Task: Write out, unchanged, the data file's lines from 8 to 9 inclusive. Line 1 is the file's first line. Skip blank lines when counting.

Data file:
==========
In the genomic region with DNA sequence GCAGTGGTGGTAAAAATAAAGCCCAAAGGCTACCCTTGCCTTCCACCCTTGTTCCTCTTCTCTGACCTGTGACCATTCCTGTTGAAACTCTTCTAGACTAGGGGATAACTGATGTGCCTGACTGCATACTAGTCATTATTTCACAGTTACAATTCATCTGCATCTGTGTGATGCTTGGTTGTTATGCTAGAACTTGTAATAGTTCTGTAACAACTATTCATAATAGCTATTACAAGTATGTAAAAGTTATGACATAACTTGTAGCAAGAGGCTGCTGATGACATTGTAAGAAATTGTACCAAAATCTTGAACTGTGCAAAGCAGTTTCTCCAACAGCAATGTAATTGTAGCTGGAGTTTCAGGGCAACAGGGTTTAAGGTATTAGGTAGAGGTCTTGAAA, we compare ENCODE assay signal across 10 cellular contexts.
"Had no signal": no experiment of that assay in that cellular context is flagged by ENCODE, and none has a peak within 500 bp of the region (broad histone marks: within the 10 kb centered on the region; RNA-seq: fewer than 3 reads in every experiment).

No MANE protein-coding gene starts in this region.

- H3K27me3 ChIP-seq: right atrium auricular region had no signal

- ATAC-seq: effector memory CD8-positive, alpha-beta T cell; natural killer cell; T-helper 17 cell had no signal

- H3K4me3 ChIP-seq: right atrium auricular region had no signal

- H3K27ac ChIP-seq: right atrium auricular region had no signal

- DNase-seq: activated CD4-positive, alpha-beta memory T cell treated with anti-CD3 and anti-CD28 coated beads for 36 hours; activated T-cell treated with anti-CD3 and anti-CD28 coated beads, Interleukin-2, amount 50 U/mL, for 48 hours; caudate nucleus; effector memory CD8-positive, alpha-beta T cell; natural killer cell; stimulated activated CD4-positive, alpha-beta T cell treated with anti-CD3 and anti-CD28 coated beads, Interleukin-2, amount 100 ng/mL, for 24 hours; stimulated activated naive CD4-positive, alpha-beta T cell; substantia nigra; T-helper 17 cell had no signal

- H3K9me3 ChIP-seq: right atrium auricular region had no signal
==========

- DNase-seq: activated CD4-positive, alpha-beta memory T cell treated with anti-CD3 and anti-CD28 coated beads for 36 hours; activated T-cell treated with anti-CD3 and anti-CD28 coated beads, Interleukin-2, amount 50 U/mL, for 48 hours; caudate nucleus; effector memory CD8-positive, alpha-beta T cell; natural killer cell; stimulated activated CD4-positive, alpha-beta T cell treated with anti-CD3 and anti-CD28 coated beads, Interleukin-2, amount 100 ng/mL, for 24 hours; stimulated activated naive CD4-positive, alpha-beta T cell; substantia nigra; T-helper 17 cell had no signal

- H3K9me3 ChIP-seq: right atrium auricular region had no signal